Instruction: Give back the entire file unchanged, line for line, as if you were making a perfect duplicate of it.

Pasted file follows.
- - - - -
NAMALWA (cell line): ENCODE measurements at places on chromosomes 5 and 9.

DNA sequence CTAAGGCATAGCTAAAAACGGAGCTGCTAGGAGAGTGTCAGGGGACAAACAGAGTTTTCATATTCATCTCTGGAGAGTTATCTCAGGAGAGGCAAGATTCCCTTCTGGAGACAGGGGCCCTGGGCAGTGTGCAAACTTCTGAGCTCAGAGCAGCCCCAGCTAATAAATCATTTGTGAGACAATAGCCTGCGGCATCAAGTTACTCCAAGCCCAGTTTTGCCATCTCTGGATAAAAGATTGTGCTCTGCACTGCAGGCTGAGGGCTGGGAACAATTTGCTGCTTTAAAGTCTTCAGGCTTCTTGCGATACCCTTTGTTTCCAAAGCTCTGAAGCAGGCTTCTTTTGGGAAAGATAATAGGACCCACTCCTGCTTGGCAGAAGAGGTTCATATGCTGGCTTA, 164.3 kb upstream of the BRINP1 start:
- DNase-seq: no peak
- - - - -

NAMALWA (cell line): ENCODE measurements at places on chromosomes 5 and 9.

DNA sequence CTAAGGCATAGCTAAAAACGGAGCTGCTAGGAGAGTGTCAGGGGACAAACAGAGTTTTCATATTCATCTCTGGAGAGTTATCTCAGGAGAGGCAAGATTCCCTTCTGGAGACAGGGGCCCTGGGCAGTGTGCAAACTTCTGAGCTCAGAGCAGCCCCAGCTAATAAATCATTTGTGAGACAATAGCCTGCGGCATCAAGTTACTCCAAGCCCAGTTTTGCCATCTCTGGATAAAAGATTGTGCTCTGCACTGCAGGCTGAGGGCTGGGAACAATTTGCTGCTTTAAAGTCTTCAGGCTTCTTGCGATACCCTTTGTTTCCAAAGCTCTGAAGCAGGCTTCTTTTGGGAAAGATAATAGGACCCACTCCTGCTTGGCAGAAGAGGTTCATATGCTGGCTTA, 164.3 kb upstream of the BRINP1 start:
- DNase-seq: no peak